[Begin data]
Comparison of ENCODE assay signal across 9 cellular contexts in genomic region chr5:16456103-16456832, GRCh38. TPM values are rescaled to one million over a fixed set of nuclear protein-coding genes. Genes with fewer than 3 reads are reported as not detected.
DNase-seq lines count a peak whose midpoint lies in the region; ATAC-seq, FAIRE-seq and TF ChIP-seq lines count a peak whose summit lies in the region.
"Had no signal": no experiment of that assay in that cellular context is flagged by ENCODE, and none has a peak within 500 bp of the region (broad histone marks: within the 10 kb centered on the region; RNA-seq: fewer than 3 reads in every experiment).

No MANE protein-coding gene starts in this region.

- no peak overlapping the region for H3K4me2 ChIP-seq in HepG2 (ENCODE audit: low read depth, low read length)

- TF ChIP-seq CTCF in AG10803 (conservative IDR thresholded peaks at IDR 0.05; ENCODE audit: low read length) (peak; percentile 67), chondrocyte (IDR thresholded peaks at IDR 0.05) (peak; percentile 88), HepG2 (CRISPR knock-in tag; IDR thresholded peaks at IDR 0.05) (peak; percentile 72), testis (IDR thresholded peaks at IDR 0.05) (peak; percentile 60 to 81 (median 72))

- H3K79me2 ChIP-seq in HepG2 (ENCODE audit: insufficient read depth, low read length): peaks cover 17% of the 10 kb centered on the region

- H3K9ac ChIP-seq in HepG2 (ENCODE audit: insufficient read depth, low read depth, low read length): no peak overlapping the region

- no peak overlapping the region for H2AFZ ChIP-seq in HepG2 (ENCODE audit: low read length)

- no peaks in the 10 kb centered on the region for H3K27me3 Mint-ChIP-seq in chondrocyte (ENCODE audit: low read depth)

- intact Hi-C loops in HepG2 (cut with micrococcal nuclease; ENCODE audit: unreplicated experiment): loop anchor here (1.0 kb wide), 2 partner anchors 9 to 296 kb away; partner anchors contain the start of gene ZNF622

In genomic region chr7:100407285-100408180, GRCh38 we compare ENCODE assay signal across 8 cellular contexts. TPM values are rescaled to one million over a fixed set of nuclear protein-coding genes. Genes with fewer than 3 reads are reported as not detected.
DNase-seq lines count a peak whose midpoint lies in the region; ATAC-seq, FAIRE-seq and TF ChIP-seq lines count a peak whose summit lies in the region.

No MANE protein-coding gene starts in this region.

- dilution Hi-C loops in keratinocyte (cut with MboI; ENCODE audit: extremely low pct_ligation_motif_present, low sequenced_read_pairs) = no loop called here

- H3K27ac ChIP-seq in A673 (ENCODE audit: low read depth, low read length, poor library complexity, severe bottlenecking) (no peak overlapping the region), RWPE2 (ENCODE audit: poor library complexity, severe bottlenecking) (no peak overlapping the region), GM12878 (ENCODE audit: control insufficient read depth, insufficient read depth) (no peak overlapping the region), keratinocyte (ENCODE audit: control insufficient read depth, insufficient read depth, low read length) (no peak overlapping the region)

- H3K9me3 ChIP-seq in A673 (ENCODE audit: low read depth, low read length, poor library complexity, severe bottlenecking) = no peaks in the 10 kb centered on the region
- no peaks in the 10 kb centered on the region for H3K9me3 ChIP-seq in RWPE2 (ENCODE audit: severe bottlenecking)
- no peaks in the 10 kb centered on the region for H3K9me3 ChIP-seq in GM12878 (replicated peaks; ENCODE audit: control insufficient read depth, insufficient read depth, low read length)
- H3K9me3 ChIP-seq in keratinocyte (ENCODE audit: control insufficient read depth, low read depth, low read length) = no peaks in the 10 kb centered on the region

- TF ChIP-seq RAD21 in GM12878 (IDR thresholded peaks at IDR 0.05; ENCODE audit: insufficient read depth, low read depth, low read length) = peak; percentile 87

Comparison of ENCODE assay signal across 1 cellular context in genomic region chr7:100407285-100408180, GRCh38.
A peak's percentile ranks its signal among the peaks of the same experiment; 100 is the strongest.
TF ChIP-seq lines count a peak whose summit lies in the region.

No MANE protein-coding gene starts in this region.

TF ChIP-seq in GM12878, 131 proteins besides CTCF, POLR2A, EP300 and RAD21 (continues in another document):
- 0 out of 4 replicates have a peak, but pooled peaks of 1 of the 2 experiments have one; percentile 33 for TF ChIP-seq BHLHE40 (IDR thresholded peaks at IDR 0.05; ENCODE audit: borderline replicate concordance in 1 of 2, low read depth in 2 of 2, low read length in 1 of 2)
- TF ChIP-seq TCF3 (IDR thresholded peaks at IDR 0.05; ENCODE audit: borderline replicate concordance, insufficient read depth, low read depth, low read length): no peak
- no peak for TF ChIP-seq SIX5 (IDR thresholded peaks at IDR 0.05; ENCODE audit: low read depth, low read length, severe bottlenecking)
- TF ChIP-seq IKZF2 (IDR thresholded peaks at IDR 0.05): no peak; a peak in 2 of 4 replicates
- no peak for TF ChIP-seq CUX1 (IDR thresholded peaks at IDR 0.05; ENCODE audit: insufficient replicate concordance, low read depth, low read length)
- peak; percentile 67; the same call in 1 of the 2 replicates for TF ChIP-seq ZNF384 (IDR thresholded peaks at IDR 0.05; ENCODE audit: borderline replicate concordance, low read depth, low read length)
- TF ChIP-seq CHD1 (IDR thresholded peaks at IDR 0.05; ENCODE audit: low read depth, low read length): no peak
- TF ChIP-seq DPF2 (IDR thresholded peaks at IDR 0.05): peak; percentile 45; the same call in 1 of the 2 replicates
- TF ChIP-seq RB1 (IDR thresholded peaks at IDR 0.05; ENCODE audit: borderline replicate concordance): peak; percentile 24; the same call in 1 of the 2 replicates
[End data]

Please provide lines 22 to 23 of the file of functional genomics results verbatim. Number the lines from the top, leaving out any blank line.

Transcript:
Comparison of ENCODE assay signal across 1 cellular context in genomic region chr7:100407285-100408180, GRCh38.
A peak's percentile ranks its signal among the peaks of the same experiment; 100 is the strongest.